What makes the first two beliefs acceptable in ordinary discourse, while the third isn’t? I believe that the answer to that question has to do with the cognitive structure of beliefs. This essay is an attempt to develop a theoretical understanding of the cognitive structure of beliefs in the form of a typology of beliefs, which I believe to be a first step towards a far reaching analysis of beliefs. An adequate typology is a precondition for any explanatory account, for it delineates the phenomena that need modelling. This essay bases its typology of beliefs on a series of interrelated claims:

 

  1. The production and comprehension of beliefs lies at the foundation of cognition.

  2. The structure of beliefs has two aspects: a ‘production structure’ that dictates which beliefs that are generated and a ‘comprehension structure’ that dictates which beliefs are understood. Both the production and comprehension structures are further sub-dividable.

  3. The logical/inductive structure of a belief (if there is one) is a subset of the structure of production and comprehension of a belief. In particular, the production structure consists of narrative patterns more general than the inferential patterns normally studied.

  4. Further, and most importantly, beliefs are fundamentally tied to a social context, with tacit assumptions about the size of the community to which the belief is addressed.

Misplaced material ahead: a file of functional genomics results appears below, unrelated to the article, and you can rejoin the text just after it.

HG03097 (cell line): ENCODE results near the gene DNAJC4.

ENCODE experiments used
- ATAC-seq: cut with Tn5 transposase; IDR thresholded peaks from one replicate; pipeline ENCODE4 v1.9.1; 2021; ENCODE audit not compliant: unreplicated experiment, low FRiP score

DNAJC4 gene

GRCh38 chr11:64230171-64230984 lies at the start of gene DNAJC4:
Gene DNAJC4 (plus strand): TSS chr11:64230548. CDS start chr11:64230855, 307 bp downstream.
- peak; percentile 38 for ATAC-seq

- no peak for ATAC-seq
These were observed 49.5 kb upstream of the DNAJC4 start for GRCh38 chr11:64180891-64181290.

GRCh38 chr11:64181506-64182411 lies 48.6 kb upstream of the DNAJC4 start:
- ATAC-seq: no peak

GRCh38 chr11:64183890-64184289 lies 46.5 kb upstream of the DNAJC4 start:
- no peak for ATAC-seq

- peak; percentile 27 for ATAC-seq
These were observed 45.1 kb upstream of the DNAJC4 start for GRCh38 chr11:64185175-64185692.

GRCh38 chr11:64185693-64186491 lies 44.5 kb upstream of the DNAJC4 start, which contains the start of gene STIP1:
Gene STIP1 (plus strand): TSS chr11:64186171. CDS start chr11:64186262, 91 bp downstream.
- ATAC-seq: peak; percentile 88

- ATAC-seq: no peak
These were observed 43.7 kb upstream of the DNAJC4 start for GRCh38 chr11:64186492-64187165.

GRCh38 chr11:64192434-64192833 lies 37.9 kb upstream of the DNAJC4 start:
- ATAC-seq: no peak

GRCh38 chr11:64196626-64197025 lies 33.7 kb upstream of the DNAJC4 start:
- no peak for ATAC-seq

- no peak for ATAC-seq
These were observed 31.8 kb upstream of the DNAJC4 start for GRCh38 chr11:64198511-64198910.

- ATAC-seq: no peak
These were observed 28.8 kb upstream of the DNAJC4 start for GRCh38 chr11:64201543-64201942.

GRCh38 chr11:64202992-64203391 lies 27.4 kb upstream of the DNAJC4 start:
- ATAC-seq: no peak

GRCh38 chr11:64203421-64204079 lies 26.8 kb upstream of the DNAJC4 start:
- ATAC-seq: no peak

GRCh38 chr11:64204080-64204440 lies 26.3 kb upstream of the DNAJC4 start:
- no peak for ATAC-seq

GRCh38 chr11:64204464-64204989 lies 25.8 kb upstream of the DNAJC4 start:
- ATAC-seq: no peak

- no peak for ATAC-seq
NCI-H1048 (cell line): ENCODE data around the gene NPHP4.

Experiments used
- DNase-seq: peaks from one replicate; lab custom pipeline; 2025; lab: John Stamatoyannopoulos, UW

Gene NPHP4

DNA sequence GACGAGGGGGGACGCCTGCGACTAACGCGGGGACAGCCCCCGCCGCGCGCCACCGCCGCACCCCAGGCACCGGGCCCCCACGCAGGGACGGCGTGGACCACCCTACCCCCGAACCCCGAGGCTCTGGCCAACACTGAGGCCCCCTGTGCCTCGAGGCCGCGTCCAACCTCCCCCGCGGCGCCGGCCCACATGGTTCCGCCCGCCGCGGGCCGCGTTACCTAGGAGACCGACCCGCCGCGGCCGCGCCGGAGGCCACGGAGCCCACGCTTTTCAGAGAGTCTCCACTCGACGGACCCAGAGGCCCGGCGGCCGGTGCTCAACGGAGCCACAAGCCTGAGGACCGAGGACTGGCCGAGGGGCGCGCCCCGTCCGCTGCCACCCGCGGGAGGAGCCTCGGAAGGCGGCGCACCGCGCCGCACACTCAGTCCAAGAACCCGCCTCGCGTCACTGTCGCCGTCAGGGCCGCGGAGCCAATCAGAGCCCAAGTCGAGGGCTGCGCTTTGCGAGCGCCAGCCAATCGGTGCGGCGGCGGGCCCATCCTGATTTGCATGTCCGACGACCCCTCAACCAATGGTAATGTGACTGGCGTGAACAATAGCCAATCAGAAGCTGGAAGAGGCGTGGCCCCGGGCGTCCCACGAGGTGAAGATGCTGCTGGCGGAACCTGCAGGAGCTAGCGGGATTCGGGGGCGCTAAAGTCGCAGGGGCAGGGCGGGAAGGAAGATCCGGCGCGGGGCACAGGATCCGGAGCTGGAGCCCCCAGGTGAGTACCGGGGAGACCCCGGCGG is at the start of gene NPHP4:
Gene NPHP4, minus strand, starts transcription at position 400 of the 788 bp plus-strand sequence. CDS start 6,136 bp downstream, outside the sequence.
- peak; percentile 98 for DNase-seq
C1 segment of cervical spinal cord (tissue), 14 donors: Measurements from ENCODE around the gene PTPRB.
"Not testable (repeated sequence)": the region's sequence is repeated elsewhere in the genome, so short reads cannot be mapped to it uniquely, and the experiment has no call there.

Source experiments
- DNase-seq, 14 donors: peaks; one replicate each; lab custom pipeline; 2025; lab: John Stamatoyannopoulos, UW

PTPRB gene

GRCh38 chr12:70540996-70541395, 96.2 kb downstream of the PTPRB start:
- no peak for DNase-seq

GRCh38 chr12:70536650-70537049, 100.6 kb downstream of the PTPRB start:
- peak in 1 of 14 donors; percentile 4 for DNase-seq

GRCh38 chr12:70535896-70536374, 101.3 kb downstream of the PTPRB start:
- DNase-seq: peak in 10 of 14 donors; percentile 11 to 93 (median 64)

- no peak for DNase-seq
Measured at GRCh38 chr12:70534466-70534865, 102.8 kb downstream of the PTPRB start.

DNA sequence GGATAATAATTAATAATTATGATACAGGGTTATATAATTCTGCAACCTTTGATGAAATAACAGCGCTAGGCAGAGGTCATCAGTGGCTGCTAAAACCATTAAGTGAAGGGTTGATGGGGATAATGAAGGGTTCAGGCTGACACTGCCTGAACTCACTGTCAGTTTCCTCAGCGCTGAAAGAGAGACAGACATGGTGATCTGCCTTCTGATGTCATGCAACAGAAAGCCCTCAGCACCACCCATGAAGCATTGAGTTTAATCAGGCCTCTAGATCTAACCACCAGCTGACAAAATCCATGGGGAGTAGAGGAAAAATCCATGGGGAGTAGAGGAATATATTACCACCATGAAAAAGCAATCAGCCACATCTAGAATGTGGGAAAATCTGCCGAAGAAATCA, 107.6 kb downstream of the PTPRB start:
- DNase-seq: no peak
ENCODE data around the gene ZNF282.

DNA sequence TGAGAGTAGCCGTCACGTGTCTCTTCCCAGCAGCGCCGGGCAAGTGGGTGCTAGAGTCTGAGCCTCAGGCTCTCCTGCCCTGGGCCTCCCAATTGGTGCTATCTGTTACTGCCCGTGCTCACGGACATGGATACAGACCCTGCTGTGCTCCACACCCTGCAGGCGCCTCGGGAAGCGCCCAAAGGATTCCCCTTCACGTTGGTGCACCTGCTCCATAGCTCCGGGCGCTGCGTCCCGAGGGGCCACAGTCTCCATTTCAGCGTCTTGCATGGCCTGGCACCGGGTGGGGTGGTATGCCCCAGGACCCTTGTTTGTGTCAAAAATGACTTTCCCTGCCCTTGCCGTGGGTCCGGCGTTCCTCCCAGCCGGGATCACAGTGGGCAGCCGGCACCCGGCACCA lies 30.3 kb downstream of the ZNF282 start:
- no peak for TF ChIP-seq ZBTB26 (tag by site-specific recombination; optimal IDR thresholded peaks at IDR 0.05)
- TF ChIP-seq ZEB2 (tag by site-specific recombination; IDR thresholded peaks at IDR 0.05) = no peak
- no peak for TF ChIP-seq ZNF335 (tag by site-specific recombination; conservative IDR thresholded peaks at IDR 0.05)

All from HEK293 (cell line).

Each one of these factors – potential narratives, the social community, the degree of acceptability, the perceived value – is fluid and changes from context to context. The religious fundamentalist who insists on a strict interpretation of a sacred text and enforces social relations consistent with that interpretation, is often more than happy to call his friends on their cell phone to tell them about his understanding of the same text. So when is a belief change acceptable and when is it not? Some new beliefs and actions are so egregious that the originator is rebuked, ostracized or worse and others are embraced as the next new thing. Indeed, beliefs wouldn’t change if someone didn’t come along and say something different, but, as we all know, some changes are more acceptable than others. Is it possible to study beliefs theoretically and computationally in a manner that’s sensitive to the circumstances in which beliefs (or as is more likely, a cluster of beliefs) are altered? A good place to start would be a definition; after all, we need to delimit the phenomena we want to model.